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Measles in Universities -- Indiana, 1983

During the first 2 months of 1983, 85 clinical measles cases were reported among university students in Indiana. Four had been serologically confirmed as of February 25. The cases occurred on two of the largest campuses in the state.

At Indiana University (enrollment 32,000), 67 cases have been reported, with rash onset ranging from February 11 through February 28. Two students required stays at the Student Health Center for observation. A voluntary immunization program was initiated on February 15, and over 9,000 students had been vaccinated by February 27. At Purdue University (enrollment 32,000), 18 cases have been reported, with rash onset from January 19 to February 18. Two students required hospitalization, and two other students' illnesses were consistent with atypical measles syndrome (1). A voluntary immunization program was initiated on February 3, and over 9,000 students had been vaccinated by February 27.

As a result of these measles outbreaks the State Board of Health, in cooperation with local health departments and university officials, has begun a state-wide immunization campaign to increase the level of measles immunity among the approximately 200,000 college and university students. Twenty-one of the 65 independent and public colleges and universities, which contain more than 90% of Indiana's college student population, currently have active vaccination programs. Reported by D Lotz, R Hongen, MD, Student Health Service, Indiana University; TW Sharp, MD, Monroe County Health Dept, G Chastain, CL Barrett, MD, State Epidemiologist, Indiana State Board of Health; Div of Immunization, Center for Prevention Svcs, CDC.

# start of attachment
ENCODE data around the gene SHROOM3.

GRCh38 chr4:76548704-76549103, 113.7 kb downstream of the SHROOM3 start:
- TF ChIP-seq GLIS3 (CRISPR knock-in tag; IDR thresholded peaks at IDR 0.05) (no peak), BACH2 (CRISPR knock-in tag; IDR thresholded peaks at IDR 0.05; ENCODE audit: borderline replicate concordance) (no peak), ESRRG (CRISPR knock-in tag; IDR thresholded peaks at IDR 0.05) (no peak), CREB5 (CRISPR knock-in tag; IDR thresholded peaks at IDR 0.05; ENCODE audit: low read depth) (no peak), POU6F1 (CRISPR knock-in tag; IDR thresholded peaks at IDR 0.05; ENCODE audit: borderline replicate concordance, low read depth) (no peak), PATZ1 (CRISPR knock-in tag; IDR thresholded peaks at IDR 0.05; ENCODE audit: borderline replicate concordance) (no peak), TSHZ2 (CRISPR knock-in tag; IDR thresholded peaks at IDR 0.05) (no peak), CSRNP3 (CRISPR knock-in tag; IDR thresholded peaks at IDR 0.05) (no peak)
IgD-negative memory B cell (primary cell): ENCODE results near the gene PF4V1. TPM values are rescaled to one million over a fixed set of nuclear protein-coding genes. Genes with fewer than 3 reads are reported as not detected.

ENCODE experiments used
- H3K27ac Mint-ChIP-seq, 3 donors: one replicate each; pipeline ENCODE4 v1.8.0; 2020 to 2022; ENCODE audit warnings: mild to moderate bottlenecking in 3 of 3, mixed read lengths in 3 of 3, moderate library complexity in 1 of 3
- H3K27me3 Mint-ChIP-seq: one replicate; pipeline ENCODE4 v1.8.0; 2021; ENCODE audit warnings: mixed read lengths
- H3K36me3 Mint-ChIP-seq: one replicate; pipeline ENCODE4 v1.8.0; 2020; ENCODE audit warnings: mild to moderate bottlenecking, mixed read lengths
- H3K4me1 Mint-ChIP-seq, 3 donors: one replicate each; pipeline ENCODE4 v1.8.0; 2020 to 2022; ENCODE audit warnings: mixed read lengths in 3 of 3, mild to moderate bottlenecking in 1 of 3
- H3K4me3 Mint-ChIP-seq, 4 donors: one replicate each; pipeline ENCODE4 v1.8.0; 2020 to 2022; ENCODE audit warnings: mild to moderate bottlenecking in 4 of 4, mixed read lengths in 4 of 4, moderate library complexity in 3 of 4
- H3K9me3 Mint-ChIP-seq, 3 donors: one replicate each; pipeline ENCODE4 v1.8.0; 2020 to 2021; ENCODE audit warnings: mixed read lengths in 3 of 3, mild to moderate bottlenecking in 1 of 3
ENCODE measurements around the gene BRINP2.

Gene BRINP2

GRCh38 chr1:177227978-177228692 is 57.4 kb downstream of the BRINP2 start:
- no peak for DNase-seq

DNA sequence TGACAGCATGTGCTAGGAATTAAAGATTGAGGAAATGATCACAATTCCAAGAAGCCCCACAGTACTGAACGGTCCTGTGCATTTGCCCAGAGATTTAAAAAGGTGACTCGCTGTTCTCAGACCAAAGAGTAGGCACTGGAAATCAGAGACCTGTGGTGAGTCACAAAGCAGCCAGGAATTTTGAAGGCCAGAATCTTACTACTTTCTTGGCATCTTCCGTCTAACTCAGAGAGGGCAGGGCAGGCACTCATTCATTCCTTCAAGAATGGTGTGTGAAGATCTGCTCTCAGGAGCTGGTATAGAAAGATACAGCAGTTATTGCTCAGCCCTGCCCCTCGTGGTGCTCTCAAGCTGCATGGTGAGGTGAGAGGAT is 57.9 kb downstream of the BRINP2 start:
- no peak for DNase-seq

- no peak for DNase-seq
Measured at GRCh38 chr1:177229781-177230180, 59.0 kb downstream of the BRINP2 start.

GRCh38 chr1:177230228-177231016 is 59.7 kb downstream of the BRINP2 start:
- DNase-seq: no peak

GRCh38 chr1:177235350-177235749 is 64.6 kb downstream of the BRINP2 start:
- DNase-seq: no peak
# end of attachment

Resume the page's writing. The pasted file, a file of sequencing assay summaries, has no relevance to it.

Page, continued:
Editorial Note

Editorial Note: Measles outbreaks have been and continue to be reported from places where young adults are concentrated, such as colleges and universities. In 1980, more than 200 measles cases were reported from at least 36 colleges (2). In 1981, 101 cases were reported in 19 colleges in 11 states. In 1982, 115 cases were reported in 14 colleges in eight states, including an outbreak at Baylor University in Waco, Texas, with at least 80 confirmed measles cases (3). These outbreaks indicate that sufficient numbers of susceptibles may exist in college and university populations to sustain transmission when measles is introduced.

While past serologic studies have indicated that overall susceptibility to measles is low, there can be considerable variation within college population subgroups. In 1977, as many as 20% of University of California-Los Angeles students in some dormitories lacked detectable measles antibody (4). The high susceptibility rate in some college and university subpopulations is probably the result of four interactive factors: 1) many children growing up in the mid-1960s may have missed measles vaccination in the first years following licensure; 2) many students may not have been immunized under comprehensive school laws now in effect in many states involving students in kindergarten through 12th grade; 3) many colleges and universities lacked immunization requirements; 4) many students may have escaped natural measles infection because of decreasing transmission.